Ziplining is an exhilarating adventure that allows people to soar through the treetops and experience the thrill of flight. However, as with any adventure activity, safety should always be a top priority. One crucial aspect of zipline safety is the braking system. In this comprehensive guide, we will delve into the world of zipline braking systems, exploring both passive and active methods to ensure a safe and enjoyable ziplining experience.
Understanding the Importance of Zipline Braking
Zip lines come in various shapes and sizes, but one thing they all have in common is the need for a reliable braking system. The purpose of a zipline braking system is to slow down and ultimately stop the rider safely at the end of the ride. Without a proper braking mechanism, riders could face serious risks and accidents.
Common Zip Line Braking Methods
Before we dive into the details of various zipline braking systems, let’s differentiate between passive and active braking methods.
Active braking systems require the rider’s active participation to slow down and stop themselves. An example of an active braking method is using a leather glove to create friction against the zipline cable. While this method can be effective in the hands of experienced riders, it is generally considered riskier, especially for beginners and children.
Passive braking systems do not rely on the rider’s actions but instead employ mechanical means to slow down and stop the rider safely. Passive braking is the preferred choice for family-friendly ziplines, as it reduces the margin for user error and provides a safer experience.
Now, let’s explore some common passive zipline braking systems:
One of the most widely used passive braking systems is the Brake Block Kit. This system consists of a block that encases the zipline cable at the ride’s end and a bungee cord, usually 15 feet or longer, connected to the block. The bungee cord is then anchored to a nearby tree or post.
Here’s how it works: When the rider’s trolley makes contact with the white stopping block at the deceleration point, it engages the bungee cord. The bungee cord stretches, absorbing all the momentum generated by the rider. Afterward, the bungee cord retracts, bringing the rider safely back to the low point of the cable for dismounting. This system is popular for backyard ziplines due to its simplicity, hassle-free setup, and smoother ride experience.
Another effective passive braking system is the ZLP Spring Stop Brake. This system functions similarly to bungee brakes but eliminates the need for an anchored bungee cord at the end of the ride. Instead, it absorbs the shock directly from the trolley and utilizes the rider’s momentum to push the trolley back toward the low point of the cable, where dismounting is safe.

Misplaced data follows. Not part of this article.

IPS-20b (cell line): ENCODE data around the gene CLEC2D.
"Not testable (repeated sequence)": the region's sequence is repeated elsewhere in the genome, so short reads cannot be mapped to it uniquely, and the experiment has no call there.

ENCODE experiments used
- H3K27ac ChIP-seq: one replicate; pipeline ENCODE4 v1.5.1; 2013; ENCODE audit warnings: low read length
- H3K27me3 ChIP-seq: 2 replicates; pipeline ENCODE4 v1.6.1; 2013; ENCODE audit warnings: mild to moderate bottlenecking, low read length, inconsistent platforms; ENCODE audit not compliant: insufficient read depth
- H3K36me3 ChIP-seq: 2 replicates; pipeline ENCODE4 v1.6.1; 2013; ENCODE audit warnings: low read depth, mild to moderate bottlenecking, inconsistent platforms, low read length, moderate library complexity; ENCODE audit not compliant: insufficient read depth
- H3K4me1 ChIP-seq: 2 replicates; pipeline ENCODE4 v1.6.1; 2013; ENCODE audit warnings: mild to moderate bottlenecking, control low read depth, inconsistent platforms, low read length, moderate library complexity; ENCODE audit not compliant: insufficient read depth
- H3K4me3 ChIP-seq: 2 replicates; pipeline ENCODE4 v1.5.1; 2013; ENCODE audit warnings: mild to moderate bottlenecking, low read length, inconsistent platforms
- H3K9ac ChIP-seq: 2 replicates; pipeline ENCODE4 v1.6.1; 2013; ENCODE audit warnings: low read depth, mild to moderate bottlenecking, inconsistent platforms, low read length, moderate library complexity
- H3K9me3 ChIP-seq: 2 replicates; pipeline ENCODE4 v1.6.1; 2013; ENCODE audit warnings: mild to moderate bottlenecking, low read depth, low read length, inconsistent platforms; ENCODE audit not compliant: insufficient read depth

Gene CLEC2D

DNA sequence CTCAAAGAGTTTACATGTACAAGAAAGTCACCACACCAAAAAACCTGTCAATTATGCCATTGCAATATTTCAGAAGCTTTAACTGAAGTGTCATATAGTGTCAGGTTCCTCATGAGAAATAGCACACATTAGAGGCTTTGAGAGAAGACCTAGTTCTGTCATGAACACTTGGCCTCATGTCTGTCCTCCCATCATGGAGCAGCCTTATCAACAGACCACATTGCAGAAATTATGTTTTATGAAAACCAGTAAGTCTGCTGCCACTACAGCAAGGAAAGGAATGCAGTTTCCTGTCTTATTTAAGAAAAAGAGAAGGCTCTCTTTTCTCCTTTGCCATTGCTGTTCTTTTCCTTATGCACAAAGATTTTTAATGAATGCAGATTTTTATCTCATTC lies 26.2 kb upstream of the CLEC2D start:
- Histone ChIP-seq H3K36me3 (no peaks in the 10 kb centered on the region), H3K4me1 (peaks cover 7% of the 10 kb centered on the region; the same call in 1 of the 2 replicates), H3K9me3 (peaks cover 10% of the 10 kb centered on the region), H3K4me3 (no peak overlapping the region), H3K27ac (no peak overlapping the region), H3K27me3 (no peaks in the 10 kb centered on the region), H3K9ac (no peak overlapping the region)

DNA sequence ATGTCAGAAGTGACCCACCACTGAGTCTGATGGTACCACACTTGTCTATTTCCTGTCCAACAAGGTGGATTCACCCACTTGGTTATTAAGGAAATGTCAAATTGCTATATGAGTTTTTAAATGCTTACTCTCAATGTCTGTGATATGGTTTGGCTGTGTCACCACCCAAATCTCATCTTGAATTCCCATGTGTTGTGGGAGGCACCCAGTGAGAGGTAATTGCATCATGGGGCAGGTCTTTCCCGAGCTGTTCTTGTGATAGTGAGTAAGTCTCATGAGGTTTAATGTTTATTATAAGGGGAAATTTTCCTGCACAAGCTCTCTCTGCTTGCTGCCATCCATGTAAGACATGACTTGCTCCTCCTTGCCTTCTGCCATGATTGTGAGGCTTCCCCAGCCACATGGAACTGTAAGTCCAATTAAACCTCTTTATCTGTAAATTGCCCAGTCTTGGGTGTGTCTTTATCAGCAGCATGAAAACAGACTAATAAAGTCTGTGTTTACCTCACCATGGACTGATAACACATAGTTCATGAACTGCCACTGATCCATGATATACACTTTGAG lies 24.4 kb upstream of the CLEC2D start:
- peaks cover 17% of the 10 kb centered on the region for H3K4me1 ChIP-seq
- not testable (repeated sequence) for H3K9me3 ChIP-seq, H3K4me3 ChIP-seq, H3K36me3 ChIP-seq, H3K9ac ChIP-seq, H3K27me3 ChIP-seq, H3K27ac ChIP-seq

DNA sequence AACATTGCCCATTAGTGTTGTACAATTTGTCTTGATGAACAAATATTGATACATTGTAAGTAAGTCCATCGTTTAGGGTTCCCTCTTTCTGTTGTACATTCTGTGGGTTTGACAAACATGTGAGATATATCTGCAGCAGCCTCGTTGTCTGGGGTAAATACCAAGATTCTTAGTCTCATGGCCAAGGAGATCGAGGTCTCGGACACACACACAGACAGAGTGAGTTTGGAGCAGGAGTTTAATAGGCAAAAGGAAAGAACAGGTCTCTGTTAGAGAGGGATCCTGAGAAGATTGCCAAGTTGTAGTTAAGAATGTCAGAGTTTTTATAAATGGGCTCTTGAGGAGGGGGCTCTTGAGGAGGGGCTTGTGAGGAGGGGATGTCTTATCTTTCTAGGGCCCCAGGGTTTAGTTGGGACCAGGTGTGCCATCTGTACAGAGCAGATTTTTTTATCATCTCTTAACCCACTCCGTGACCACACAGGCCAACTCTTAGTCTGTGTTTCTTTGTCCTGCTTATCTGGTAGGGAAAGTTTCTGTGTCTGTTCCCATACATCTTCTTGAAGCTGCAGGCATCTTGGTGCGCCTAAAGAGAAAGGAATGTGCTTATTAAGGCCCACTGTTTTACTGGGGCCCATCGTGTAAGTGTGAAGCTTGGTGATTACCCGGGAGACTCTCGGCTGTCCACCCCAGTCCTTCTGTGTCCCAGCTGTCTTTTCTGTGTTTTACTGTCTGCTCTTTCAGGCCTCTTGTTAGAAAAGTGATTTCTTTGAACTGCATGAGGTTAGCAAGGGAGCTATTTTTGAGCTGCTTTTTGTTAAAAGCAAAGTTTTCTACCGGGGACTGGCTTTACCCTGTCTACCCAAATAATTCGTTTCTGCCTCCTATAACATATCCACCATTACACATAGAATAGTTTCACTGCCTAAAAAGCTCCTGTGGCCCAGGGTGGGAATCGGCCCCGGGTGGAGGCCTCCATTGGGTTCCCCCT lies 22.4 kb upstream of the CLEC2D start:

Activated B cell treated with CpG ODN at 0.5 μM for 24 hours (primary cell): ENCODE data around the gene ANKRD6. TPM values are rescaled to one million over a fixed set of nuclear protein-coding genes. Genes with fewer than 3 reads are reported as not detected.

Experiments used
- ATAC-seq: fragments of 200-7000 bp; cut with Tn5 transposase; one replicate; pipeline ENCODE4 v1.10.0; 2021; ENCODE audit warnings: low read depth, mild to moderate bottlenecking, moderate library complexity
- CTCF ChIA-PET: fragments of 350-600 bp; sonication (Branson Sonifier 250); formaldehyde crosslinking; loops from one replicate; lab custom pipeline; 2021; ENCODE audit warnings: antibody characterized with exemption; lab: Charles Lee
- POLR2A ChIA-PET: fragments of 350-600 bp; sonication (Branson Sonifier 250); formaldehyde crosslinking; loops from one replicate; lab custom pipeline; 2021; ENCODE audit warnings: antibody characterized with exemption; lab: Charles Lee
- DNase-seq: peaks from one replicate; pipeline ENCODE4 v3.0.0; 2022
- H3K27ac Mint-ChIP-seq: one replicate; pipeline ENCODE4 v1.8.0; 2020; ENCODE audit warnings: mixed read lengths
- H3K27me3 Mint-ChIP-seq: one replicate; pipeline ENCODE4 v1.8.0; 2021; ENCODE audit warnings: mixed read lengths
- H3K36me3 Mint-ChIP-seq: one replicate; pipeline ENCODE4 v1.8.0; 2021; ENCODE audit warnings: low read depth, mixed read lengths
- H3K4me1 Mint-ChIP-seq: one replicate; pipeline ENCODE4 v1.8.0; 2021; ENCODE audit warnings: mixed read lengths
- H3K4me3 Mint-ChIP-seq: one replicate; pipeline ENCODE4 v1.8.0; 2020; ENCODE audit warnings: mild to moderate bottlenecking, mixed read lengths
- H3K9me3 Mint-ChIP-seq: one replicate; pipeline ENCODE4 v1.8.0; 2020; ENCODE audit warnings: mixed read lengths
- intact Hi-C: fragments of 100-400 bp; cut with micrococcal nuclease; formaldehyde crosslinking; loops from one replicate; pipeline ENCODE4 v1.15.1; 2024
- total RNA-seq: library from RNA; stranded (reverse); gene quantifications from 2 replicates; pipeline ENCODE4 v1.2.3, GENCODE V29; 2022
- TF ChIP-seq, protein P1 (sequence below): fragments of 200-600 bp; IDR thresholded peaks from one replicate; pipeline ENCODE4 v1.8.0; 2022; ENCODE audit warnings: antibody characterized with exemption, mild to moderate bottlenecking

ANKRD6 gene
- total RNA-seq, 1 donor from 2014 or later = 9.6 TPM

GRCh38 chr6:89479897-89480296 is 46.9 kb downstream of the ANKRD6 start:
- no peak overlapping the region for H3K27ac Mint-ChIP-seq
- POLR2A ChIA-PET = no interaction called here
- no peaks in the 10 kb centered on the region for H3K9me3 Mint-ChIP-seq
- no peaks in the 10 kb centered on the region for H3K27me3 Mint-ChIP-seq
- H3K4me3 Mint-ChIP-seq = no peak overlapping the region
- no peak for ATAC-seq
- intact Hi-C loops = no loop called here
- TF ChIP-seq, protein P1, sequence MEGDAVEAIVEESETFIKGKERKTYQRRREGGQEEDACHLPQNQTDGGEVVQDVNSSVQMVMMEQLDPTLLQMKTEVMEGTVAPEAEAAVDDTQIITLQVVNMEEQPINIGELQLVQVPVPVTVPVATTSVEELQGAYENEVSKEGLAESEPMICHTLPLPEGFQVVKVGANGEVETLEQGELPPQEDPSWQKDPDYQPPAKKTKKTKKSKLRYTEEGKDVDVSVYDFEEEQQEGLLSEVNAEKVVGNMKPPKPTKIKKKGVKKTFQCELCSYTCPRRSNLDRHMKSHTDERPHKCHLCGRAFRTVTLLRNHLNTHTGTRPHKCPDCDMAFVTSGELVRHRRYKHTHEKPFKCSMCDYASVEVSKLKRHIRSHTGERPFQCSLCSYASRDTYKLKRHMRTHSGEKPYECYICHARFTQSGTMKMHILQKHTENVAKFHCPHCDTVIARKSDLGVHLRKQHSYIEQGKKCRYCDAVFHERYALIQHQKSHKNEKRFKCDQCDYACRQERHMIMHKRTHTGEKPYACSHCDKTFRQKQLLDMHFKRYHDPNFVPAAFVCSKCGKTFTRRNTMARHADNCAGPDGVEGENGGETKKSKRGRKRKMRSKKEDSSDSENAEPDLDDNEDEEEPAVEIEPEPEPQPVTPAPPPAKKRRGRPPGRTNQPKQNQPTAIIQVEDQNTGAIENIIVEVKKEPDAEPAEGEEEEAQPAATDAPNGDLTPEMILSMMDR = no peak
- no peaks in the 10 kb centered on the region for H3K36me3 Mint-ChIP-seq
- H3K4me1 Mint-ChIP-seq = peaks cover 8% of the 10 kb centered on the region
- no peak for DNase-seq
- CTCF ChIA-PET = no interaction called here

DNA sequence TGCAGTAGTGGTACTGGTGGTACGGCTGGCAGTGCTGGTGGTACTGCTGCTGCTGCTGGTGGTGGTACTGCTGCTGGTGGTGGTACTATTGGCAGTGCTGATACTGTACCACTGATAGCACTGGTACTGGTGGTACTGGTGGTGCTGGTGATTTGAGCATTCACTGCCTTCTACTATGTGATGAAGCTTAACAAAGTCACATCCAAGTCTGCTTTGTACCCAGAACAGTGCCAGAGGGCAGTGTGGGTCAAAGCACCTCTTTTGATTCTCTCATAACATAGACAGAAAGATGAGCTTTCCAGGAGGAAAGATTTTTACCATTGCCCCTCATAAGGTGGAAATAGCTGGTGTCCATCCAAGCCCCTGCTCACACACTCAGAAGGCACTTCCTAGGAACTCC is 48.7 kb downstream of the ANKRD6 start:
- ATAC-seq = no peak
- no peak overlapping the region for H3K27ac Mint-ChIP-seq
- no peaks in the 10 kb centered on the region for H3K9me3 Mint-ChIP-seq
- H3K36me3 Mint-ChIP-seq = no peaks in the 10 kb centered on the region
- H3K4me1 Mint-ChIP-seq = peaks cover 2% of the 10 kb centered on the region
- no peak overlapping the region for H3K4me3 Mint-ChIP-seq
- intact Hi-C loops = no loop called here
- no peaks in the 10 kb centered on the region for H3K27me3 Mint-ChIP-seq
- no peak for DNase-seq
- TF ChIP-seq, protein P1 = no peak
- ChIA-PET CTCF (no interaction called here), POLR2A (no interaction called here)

Setting up the Spring Stop Brake involves feeding the cable line through the padded ends of the spring. However, it’s worth noting that this system may require removing the cable line if it’s already set up, which can be a drawback. Additionally, it’s best suited for ziplines with shallower slopes and is commonly used in backyard ziplines due to its efficient use of cable length.
Alternative Braking Systems
In addition to the standard passive braking methods mentioned above, there are alternative systems that some zipline enthusiasts have explored:
Gravity brakes involve manipulating the tension of the zipline cable to ensure the rider stops before reaching the end. With this method, the rider’s momentum is gradually stopped by gravity as they approach the lowest point of the ride, well before reaching the ride’s end. It is essential to conduct thorough testing when using gravity brakes to ensure riders come to a safe stop. An effective method of testing is attaching a bucket of water to assess the stopping point accurately.
Trolleys with Brakes
Some specialized zipline trolleys come equipped with speed control mechanisms designed to help slow down riders. However, it is not advisable to rely solely on these trolleys for braking, as they should be considered an additional safety feature rather than the primary braking system.
While not a recommended method for beginners or families, some experienced zipliners choose to actively brake using leather gloves. By applying friction to the zipline cable with their hand strength, they can slow down and stop themselves. However, this method requires a high level of skill and confidence and is generally not suitable for those seeking a safe and family-friendly ziplining experience.
Tires or Tennis Balls
Although somewhat unconventional, using tires or tennis balls as makeshift brakes can be effective in certain situations. For example, one customer creatively used tennis balls with holes poked through them, threading them onto the zipline like beads for an indoor gym setup. This method works best for ziplines with very slow travel speeds, ensuring a gentle and controlled stop.
Ziplining offers an incredible adventure for thrill-seekers and nature enthusiasts alike. However, ensuring a safe and enjoyable experience is of utmost importance. One critical aspect of zipline safety is the choice of a reliable braking system. While there are various options available, it’s essential to consider factors such as the type of zipline, rider skill level, and the intended audience when selecting the appropriate braking method.
Taking the necessary precautions and using the right braking system will help ensure that you enjoy your zipline adventure in the way it was intended. Most zipline injuries result from either user error or ineffective braking systems. By choosing the right passive braking system and following safety guidelines, you can soar through the treetops with confidence, knowing that you are well-equipped to make your ziplining experience both thrilling and safe.